Strike swiftly

The financial services industry is facing many challenges, and the SWIFT Business Forum wasted no time in cutting straight to the heart of them

Tackling cyber security, disruptive technologies and the dreaded topic of politics, SWIFT’s Business Forum London went straight for the vitals of financial services, putting the pressure on big industry names and delegates alike, and striving to sort the complex traumas from the flesh wounds.

And the opening plenary panel did not allow for any gentle warm-up, with attendees immediately urged to take a more holistic and communicative approach to tackling cyber crime.

Jean-François Legault, global head of cyber security operations at J.P. Morgan, warned that the threat landscape has changed.

Malware is targeting wholesale platforms, and criminals are going after higher-value payments, where there is more yield on the crime, he said.

Legault suggested that at J.P. Morgan his focus is on helping the business to innovate and approach risks in a different way. Analysts, who are usually focused on technology and security controls, must also understand the payments space and communicate with those who work within it.

The future in terms of cyber security, he said, is to bring those resources together to create an environment of controls that will “address the risk holistically”.

This is “an evolution”, as the industry moves towards “better communication” and “integration in the business”.

Another panellist, Baroness Denise Kingsmill, chair of the board at start-up bank Monzo, added that this is the kind of culture that can be built in to such start-ups.

Monzo’s business and cyber security teams are within “shouting distance of each other”, she said, adding that that bank is very “fleet-of-foot” in that respect.

SWIFT CEO Gottfried Leibbrandt went on to suggest that many cyber security challenges arise because “everything is connected to everything”. Cyber criminals exploit the ecosystem, looking for weak points in the whole chain, he said, and so the response should be for the entire ecosystem to work together.

The industry should present an in-depth response with “multiple lines of defence”, accepting that sooner or later a breach will occur, and having processes in place to identify and stop malware when it does.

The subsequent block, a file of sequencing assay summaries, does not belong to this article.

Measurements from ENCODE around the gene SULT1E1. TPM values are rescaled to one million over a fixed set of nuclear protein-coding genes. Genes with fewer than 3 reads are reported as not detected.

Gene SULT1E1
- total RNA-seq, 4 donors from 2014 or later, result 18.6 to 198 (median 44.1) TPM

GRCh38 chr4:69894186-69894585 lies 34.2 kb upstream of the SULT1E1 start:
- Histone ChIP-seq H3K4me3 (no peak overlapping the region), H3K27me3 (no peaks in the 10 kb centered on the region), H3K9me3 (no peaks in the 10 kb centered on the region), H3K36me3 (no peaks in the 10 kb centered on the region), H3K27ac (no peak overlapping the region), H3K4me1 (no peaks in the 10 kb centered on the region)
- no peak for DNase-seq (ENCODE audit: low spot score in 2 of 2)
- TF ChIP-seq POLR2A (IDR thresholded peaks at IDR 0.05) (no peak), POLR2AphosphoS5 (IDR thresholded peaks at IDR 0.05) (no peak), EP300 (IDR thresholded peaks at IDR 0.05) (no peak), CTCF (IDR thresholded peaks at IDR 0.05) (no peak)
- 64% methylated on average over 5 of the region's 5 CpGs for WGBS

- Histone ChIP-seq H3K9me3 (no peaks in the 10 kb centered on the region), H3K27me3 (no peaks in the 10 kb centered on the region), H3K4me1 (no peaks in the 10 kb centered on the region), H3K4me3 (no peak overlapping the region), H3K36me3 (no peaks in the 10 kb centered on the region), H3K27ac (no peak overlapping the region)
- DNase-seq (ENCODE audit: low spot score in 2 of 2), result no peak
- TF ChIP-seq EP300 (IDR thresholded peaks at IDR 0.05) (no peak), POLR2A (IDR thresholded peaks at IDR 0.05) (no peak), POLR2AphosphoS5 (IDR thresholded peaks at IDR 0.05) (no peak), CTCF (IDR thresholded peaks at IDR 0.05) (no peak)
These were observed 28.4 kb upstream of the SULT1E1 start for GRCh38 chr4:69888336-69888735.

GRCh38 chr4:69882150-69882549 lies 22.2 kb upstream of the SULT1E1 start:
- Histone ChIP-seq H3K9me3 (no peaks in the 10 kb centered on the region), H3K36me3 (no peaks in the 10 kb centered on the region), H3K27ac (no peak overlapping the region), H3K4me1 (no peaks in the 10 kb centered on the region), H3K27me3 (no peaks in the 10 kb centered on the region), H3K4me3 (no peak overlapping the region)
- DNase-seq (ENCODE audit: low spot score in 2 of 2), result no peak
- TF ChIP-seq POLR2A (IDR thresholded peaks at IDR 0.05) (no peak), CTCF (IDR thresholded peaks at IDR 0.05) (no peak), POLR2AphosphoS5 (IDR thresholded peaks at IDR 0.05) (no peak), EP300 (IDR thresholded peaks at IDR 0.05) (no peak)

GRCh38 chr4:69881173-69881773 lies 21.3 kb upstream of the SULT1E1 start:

This does not only involve fixing the weakest link, Leibbrandt said, but taking a full end-to-end view.

While financial technology may be part of the solution here, another panel suggested that, while fintech may change the way the financial market work, no solution will provide the “wonder cure” for all ills.

Mark Beeston, a partner at Illuminate Financial and panellist in the conference’s securities stream, said: “We are at a moment of generational change in terms of capital market infrastructure.”

He named the main four drivers for change as cost, control, capital and compliance, and added that, if institutions do not address these areas, they will be at a competitive disadvantage.

Gavin Wells, head of Europe at Digital Asset Holdings, added, however, that fintech can provide this change, but only if providers respect the financial markets, working with existing regulation in a “prudent and steady manner”.

Fintech is not a panacea but could act as an enabler, he said.

A poll asked attendees at the session whether they think technologies such as blockchain, artificial intelligence and machine learning are a solution looking for a problem or transformative for business.

Some 50 percent of respondents said fintech will change the way we do business, while 25 percent said they consider it a solution looking for a problem, and 25 percent called it “evolutionary, not revolutionary”.

Dirk Schrade, deputy head of the department of payments and settlement systems at the German Federal Bank, said it may be significantly affected by fintech as “we have a lot of functions”.

The central bank must consider how changes will affect business and what will be best for financial stability.

Schrade argued that these technologies may offer potential, but should not be considered as the “wonder cure” for all problems.

Currently, it can be difficult to see concrete consequences of technological change, he said, with many innovations having not yet moved past the pilot phase. The bank tries “to base our considerations on solid ground”, he said.

Schrade added that, while technology may not be the be-all and end-all, it is an “important catalyst of change”, and that not just one innovation, but a mix of new technologies could shape the future.

Elsewhere, a session in the compliance stream addressed the changing geopolitical landscape and how this is likely to affect financial crime compliance strategies.

Attendees to the session identified the Trump administration’s approach to regulation as their biggest concern with regards to financial crime compliance, however, the panel of experts suggested that there are bigger fish to fry.